Distributor: Warner Brothers
Release Date: September 21, 2021
Region: Region A
Video: 1080P (MPEG-4, AVC)
Main Audio: 2.0 English Mono DTS-HD Master Audio
Subtitles: English SDH
Notes: This is the film’s North American Blu-ray debut.
“He lived in two worlds at once. One of them was a small, drab, confined world; just two squalid rooms, in the rear of a 6-story tenement, 20 Holt Street; stifling in summer, freezing in winter . . . the other world had no boundaries, no limits. You could do anything in it. You could go anywhere. All you had to do was sit still and think hard. Make it up as you went along. The world of the imagination. He did a lot of that. But he was learning to keep it to himself.” —Cornell Woolrich (The Boy Who Cried Murder, Mystery Book Magazine, March 1947)
Alfred Hitchcock fans may recognize Cornell Woolrich’s name as the author was responsible for penning “It Had to Be Murder.” The short story was published in “Dime Detective Magazine” in 1942 before being transformed by Hitchcock and John Michael Hayes into a cinematic masterpiece entitled Rear Window. Woolrich spun another tale of murder as witnessed through a New York apartment window during the stifling summer heat only a few years later. “The Boy Who Cried Murder” was published in the March 1947 issue of “Mystery Book Magazine,” but it would be turned into a film much more quickly than “It Had to Be Murder.” The rights were quickly snatched up by RKO, and it seems that Fredrick Ullman — a former head of the studios newsreel, documentary, and shorts department — rushed the project into production. It was to be made on location by RKO’s Pathe Studio in New York using a script by Mel Dinelli (who had penned The Spiral Staircase). Dickie Tyler and Christopher Blake were discussed as possibilities to star as the film’s protagonist, but the role would rightfully go to Bobby Driscoll.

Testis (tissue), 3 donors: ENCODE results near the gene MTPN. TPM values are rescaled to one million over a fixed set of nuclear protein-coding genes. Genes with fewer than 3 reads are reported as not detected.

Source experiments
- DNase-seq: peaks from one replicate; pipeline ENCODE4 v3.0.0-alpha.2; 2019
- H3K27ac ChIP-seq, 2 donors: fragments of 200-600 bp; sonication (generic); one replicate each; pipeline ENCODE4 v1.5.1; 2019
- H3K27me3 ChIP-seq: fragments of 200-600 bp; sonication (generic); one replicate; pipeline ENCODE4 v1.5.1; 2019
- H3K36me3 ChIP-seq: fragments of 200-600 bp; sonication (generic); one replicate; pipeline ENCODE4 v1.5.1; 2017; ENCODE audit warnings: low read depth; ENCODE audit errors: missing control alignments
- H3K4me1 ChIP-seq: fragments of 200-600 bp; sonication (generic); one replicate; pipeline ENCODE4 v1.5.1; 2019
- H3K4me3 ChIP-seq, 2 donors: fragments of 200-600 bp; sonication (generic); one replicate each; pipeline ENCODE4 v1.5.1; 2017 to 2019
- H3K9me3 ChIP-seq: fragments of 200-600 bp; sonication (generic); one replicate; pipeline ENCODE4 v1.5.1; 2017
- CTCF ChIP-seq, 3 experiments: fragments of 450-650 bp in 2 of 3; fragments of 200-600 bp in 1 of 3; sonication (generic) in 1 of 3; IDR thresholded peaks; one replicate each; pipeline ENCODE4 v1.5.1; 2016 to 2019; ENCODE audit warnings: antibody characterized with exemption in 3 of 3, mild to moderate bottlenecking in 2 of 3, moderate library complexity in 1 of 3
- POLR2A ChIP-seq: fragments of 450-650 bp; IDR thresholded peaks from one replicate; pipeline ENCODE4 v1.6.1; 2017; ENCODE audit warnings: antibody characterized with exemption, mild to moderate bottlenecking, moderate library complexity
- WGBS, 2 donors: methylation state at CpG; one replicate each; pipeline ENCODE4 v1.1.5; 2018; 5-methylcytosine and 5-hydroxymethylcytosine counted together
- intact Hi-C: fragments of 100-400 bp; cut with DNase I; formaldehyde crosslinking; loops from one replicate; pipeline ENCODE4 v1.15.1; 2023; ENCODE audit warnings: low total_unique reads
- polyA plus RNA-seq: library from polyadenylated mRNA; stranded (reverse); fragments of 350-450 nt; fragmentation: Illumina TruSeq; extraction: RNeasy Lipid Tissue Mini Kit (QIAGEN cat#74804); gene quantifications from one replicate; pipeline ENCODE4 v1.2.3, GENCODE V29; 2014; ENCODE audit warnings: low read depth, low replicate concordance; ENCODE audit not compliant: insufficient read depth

Ted Tetzlaff was trusted with directing the film after having made Riffraff (1947) and Fighting for Father Dunne (1948) for RKO in quick succession, and this third assignment for the studio would prove to be the charm. More important than these two efforts, however, was his previous work as a cinematographer. His work in the industry actually reached back into the silent era.
“…Born in 1903 in Los Angeles; his proximity to the movie industry is probably the explanation for his interest in films. While still a young man, he joined the camera staff at Fox, where he got his training and experience. By the late 1920s he was a chief cameraman at the fledgling Columbia Pictures, filming a steady stream of program pictures every year. Not until 1935, when he moved to Paramount, did Tetzlaff get the chance to photograph ‘A’ pictures (Rumba, Hands Across the Table, etc.). So good was his work at this time that he secured a directing contract from the studio in 1941; the problem was to find suitable films for him to direct. World Première (1941), starring John Barrymore, was not the greatest film for a directorial debut, and Tetzlaff decided to wait rather than accept another such picture. He returned to cinematography… [until] working at RKO as a cameraman, Tetzlaff investigated the possibility of directorial work and found that he could make the move, but only if he would work in the B-picture unit. He decided to do so, and turned out some creditable Pat O’Brien vehicles before embarking on an inexpensive thriller called The Window (1949)…” —Leonard Maltin (The Art of the Cinematographer, 1971)